Arts: Skills versus Qualification. What do you feel matters most to your employers and career success: specific qualifications (e.g. “the type of degree you have”); a combination of skills and educational repute (e.g. that you are “a trainable communicative human being from a reputable institution”); or cumulative work experience? What skills or attributes are most important, and how can students best acquire them? “Is networking key?”

Jessica: It really depends on the career/field. If your plan is to go Big 4 Consulting or a top tier law firm, then yes your degree and institution matters. But you will also need to show that you didn’t ‘just do university’. Volunteering, work experience, internships etc. are things they will look for – and for most places a key ability is interpersonal skills. Being able to talk to diverse people, clearly communicate, and not be obnoxious/pretentious.

Outside of that though, there are so many pathways you can take and once you’re in the workforce, your degree becomes somewhat irrelevant… what matters is proven skills. I have a low opinion of ‘networking’ in the sense of turning up to careers fairs and industry evenings etc. However, being able to make friends and leverage networks does matter – but that happens later on. The people you go to university with will likely be your best networks one day.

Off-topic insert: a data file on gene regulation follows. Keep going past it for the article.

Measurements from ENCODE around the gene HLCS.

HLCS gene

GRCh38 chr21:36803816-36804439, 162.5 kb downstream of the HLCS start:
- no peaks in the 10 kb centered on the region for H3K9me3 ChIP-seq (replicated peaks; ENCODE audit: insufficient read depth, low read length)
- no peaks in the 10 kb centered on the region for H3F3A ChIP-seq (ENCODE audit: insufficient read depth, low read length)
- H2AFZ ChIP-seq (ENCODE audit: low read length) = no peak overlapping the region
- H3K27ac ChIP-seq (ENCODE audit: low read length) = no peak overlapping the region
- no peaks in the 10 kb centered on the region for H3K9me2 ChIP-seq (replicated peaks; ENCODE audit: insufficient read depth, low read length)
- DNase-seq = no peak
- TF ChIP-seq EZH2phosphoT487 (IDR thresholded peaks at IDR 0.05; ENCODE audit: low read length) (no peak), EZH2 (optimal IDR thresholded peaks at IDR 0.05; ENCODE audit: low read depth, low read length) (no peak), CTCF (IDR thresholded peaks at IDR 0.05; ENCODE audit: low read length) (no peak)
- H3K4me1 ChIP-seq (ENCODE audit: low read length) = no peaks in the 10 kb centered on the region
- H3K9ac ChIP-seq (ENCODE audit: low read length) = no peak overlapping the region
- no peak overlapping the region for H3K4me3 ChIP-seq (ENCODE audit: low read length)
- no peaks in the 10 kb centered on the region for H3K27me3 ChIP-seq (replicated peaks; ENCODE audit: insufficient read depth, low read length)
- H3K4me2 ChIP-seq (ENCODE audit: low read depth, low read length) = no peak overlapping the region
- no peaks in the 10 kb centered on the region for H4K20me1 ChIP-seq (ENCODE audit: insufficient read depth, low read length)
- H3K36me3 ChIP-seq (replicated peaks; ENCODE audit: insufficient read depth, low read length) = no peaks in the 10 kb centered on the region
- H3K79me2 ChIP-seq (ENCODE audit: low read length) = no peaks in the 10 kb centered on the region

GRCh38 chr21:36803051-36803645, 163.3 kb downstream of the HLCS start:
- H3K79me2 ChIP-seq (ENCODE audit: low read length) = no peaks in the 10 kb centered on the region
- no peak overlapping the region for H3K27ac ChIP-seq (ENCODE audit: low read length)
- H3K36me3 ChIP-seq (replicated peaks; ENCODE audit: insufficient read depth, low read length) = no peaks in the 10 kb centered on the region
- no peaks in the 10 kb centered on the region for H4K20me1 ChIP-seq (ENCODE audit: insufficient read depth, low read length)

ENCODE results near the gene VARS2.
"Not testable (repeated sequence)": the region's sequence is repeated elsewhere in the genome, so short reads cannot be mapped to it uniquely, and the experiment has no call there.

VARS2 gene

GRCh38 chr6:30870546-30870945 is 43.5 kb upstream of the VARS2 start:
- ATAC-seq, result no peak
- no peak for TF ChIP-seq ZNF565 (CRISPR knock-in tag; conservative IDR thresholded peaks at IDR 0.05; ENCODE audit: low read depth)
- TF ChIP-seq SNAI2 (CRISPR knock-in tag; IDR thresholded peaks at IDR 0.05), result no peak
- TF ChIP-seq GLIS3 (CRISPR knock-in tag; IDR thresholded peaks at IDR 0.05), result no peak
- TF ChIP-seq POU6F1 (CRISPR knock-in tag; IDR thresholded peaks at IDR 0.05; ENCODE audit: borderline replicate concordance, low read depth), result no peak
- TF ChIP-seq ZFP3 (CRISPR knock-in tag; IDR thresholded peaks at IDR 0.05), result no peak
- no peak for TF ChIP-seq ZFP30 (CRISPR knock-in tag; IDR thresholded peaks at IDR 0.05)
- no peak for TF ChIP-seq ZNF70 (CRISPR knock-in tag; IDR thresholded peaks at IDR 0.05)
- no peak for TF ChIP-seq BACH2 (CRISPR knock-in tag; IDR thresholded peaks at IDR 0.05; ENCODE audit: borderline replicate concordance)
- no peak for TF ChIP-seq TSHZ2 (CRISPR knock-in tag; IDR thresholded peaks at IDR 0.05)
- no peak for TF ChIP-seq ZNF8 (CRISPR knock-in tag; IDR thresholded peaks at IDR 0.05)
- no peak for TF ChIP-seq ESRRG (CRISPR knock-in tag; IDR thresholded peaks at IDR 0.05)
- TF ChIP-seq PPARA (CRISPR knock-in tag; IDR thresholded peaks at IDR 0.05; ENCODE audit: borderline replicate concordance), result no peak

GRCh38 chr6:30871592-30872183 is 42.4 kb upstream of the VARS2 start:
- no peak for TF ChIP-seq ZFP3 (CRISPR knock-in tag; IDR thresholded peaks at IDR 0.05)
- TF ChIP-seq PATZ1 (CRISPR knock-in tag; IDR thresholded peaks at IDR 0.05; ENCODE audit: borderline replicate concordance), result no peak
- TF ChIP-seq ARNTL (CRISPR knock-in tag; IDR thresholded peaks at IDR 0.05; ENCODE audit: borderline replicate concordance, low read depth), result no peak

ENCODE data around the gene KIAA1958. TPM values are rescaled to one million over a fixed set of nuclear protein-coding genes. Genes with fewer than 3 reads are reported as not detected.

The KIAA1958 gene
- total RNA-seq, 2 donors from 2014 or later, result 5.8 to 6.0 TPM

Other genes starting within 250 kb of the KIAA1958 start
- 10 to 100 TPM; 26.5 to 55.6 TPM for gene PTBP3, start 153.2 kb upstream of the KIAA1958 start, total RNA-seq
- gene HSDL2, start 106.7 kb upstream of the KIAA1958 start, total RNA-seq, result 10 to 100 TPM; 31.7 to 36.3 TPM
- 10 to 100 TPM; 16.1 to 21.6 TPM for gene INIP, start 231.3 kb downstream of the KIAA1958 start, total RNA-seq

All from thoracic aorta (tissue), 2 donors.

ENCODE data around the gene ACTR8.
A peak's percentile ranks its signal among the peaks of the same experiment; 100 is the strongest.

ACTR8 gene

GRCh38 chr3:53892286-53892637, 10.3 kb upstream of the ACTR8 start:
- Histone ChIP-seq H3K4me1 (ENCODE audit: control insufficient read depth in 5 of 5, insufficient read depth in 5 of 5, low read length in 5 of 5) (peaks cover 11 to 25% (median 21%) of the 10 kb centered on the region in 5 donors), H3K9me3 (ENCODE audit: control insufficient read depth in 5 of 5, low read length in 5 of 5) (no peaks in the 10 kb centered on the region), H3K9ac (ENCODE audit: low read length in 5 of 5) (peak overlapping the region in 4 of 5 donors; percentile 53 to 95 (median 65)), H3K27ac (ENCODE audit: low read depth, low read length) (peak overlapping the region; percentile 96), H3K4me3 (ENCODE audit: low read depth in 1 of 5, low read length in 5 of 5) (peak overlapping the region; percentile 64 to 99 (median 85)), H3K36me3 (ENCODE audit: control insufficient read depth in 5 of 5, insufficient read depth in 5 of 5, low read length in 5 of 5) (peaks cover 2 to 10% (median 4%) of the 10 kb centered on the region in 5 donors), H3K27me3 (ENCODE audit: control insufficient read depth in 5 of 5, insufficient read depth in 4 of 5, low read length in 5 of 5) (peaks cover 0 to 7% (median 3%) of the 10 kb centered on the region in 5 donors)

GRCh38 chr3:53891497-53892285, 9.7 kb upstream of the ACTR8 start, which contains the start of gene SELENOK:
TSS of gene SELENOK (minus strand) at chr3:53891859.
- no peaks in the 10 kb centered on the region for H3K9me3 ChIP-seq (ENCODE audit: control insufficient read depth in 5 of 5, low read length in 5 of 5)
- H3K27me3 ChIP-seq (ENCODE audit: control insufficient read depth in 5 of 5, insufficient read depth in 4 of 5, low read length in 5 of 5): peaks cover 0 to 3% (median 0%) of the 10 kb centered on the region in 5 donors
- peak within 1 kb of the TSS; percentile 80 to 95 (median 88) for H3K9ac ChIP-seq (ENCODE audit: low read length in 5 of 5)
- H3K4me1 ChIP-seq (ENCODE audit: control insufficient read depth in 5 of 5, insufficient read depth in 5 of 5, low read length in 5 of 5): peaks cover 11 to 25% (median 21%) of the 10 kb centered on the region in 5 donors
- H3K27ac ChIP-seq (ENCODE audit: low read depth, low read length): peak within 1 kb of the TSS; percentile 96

Arts: Differentiation. “Did you ever struggle with the pressure of differentiating yourself from others? If so how did you overcome this and were you able to do this in a way that didn't result in you feeling like you had to constantly compete with others?”

Jessica: Yes. I think it’s a mindframe thing – a lot of people just expect to take a particular pathway and don’t really think beyond the tried-and-tested. The pressure to compete is huge, but I think you can distinguish yourself by being willing to take risks and bet on yourself – and be ok when you fail. The worst thing you can do is get stuck in the mindframe that unless you are perfect or check every box you will never get that dream job. You start shuttering yourself from other options – and you forget that in order to distinguish yourself, you actually have to do something different.